Cacao played a large and significant role in pre-Columbian society. As a foodstuff, it was prepared in a myriad of ways. It marked important occasions and was typically consumed by the elite. It’s preciousness is shown in that it could be used as money. Indeed, cacao was a significant aspect of the pre-columbian view of the cosmos. One has to wonder what they would think of today’s easy availability, low cost, and casual use.

References Cited

Sophie D. and Michael D. Coe, The True History of Chocolate. New York: Thames & Hudson.

Maricel E. Presilla, The New Taste of Chocolate, revised. New York: Ten Speed Press, 2009.

Mexicolore, The food of the Gods: Cacao use among the prehispanic Maya, http://www.mexicolore.co.uk/maya/chocolate/cacao-use-among-the-prehispanic-maya.

Mexicolore, Chocolate: the blood of the Gods?, http://www.mexicolore.co.uk/maya/chocolate/blood-of-the-gods. 

Walters Art Gallery, lidded vessel description                    http://art.thewalters.org/detail/80194/lidded-vessel/

Wikipedia Commons, Mayan glyph for cacao, public domain.

https://upload.wikimedia.org/wikipedia/commons/c/cb/Kakaw_%28Mayan_word%29.png

Wikipedia Commons, Aztec woman in Codex Tudela.

https://upload.wikimedia.org/wikipedia/commons/thumb/f/ff/Mujer_vertiendo_chocolate_-_Codex_Tudela.jpg/366px-Mujer_vertiendo_chocolate_-_Codex_Tudela.jpg

Wikipedia Commons, Mayan lidded vessel, owned by Walters Art Gallery, public domain. https://upload.wikimedia.org/wikipedia/commons/thumb/3/37/Mayan_-_Lidded_Vessel_-_Walters_20092039_-_Side_D.jpg/423px-Mayan_-_Lidded_Vessel_-_Walters_20092039_-_Side_D.jpg

 

 

 

 

 

 

The Spread of Cacao and Cultural Appropriation

Cacao is a staple of the western culinary tradition and is enjoyed in nearly every region of the world. Why has cacao become so popular? The answer to this question is not simply “because it tastes good.” Some will turn to biology to answer this question. The presence of theobromine, caffeine, and sugar in chocolate releases feel-good neurotransmitters like dopamine to the frontal lobe, hippocampus and hypothalamus (1). While this helps explain why so many different cultures throughout history enjoy chocolate, this biological explanation is not sufficient. Cacao in its natural form has very different chemical properties than a bar of chocolate. Cacao is difficult to cultivate and requires complex processes to go from bean to chocolate bar. It is true that people crave chocolate– but the stimulant properties in chocolate are not strong enough to justify the amount of effort and expertise required to bring chocolate on the market.

Tracing the spread of cacao from Central America requires us to examine how culture, economics, and biology interact.For most of history, the world has borrowed the process of cacao production without paying homage to the cultures that discovered the process. This Food must be understood from a holistic point of view where we are not only examining the final product, but the entire system of production bringing that product into existence (2). The processes used to cultivate cacao are intrinsically intertwined with the cultures that discovered the process of cultivation.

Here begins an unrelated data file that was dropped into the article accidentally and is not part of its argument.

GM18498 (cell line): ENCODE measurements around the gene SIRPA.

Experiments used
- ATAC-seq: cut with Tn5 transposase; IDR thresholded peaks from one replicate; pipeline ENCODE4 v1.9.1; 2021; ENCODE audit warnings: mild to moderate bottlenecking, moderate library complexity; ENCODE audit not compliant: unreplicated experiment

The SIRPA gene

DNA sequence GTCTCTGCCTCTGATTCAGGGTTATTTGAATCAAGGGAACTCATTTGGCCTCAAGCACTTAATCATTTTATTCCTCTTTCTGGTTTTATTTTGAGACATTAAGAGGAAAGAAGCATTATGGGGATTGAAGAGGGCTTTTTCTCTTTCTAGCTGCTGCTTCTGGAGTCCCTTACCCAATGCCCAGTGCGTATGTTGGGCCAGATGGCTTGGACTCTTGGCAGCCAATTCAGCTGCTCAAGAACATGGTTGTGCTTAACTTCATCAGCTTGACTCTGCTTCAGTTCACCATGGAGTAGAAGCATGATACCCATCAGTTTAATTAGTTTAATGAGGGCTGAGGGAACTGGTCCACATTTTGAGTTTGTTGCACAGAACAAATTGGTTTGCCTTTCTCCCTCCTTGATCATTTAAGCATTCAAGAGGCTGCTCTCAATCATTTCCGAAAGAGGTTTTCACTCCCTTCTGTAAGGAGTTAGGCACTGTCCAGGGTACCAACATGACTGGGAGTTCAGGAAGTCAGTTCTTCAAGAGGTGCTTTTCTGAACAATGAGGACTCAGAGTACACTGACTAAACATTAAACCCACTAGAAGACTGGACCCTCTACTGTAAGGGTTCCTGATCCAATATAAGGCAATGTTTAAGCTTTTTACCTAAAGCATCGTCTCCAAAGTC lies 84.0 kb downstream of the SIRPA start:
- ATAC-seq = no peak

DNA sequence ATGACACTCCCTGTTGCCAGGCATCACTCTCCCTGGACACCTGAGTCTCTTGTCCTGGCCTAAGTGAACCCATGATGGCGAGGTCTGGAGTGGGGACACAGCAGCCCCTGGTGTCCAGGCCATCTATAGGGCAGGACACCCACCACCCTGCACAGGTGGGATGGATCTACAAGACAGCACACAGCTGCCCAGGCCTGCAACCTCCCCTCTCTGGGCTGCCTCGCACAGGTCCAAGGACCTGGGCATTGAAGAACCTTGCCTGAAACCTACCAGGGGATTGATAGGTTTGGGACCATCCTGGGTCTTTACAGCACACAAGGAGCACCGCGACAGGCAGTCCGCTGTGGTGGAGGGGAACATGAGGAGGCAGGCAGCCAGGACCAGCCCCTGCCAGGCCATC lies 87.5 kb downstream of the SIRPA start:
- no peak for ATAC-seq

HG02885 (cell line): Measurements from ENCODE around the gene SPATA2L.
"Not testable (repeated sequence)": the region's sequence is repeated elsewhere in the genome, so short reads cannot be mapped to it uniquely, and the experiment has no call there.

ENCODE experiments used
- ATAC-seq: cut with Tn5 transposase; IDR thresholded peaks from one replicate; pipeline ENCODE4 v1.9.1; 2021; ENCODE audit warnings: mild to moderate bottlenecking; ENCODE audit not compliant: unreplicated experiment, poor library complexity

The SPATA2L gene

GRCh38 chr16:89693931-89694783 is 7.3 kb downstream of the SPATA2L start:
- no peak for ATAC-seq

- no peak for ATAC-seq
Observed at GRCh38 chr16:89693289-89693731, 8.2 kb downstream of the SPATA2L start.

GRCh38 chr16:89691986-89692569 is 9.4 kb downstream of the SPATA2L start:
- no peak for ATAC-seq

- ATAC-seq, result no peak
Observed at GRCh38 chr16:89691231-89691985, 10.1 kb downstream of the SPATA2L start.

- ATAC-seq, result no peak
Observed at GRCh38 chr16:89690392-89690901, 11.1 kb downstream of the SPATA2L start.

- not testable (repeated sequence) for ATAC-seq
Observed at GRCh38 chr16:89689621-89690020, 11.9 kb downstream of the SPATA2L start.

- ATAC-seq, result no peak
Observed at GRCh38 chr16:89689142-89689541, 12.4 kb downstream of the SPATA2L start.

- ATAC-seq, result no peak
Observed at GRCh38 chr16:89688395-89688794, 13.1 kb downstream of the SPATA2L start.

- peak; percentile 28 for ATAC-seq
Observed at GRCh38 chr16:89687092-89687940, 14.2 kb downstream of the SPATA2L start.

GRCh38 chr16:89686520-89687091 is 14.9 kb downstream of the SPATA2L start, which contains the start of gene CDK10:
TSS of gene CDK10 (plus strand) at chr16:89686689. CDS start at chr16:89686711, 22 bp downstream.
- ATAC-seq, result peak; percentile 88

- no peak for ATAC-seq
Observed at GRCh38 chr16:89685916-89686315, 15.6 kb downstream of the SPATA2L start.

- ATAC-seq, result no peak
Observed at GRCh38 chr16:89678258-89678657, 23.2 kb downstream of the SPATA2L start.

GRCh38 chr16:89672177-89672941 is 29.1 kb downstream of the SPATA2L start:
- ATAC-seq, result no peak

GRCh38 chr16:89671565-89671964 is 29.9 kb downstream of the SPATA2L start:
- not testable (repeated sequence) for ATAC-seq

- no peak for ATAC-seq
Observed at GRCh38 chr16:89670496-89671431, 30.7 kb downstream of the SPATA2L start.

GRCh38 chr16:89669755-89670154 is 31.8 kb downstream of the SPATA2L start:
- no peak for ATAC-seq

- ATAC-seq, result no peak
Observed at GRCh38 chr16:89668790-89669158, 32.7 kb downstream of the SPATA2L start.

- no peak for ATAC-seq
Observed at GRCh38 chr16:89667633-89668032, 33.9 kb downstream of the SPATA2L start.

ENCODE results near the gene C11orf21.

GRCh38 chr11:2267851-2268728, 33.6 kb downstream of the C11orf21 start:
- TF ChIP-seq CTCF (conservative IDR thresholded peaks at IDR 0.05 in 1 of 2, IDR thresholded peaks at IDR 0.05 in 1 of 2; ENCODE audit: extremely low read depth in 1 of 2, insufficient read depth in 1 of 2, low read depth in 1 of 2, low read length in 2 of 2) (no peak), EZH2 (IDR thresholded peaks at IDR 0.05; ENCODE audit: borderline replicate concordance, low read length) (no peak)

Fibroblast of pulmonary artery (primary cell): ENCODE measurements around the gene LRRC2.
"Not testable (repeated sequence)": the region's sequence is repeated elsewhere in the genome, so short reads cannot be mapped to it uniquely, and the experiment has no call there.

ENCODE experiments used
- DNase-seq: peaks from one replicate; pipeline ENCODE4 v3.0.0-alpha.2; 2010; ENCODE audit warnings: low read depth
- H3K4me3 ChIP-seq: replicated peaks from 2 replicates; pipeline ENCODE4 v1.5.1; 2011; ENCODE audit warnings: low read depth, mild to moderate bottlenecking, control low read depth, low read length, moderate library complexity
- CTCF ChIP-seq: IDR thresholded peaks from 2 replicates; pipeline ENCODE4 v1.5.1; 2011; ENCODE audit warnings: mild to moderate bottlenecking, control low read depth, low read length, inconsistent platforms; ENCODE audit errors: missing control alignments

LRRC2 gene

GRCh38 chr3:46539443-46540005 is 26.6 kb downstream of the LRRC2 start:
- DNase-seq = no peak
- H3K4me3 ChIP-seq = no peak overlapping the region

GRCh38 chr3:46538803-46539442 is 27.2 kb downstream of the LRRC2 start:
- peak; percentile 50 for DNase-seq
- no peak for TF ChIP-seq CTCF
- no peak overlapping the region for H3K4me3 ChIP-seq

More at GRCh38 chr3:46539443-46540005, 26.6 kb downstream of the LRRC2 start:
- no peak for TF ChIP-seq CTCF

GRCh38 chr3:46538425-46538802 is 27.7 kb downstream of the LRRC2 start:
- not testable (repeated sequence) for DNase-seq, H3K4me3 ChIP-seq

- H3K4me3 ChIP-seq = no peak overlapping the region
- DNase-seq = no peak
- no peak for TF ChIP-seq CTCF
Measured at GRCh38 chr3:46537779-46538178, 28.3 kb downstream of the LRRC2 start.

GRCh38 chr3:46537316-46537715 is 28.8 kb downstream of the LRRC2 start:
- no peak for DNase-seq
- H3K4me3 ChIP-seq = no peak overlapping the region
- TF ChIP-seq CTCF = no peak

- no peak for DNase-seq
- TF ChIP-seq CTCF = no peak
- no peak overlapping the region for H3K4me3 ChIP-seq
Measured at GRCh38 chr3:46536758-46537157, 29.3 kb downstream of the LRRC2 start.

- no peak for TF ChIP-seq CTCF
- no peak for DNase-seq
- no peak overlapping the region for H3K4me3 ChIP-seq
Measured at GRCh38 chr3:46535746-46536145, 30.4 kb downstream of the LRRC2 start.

Understanding the spread of cacao requires us to examine its origins and the cultural practices surrounding it. Examining this migration offers important lessons about cultural appropriation and economic development and can help us be more mindful, compassionate consumers.

The first people to cultivate cacao were the Olmec civilization (1500 BCE – 400 BCE). The genetic origin of cacao can be traced to the amazon river bed area in what is modern day ecuador (3).

Screen Shot 2017-03-11 at 8.59.27 PM.png

(Source: Martin, Carla. 01 FEB 2017, Chocolate Culture and the Politics of Food. Lecture Slide, Harvard Extension School)

Cacao developed humid lowlands of Yucatan Peninsula, generally the domain of the Maya. However, much of the culture surrounding cacao did not develop in that area. We find evidence of cacao culture in the Aztec region which was much hotter and drier. The Aztec relied on Maya labor to produce the cacao products which were central to their religious and cultural practices.

Much of what we know about the early culture surrounding cacao development comes from Bernardino de Sahagún (1499-1590), who spent many years learning about the way of life of the Aztec. Sahagún is credited as being the world’s first anthropologist and strived to understand the Aztec civilization outside of western biases. The culmination of Sahagún’s work was Historia General de las Cosas de Nueva España, in which he chronicled the significance of cacao in Aztec rituals, as an indicator of social class for the wealthy, and as a conduit of trade. Sahagún also detailed the crucial network of roads that enabled interregional trade. The reason why we know cacao moved from the Maya zone of influence to the Aztec zone of influence is from Sahagún’s writings.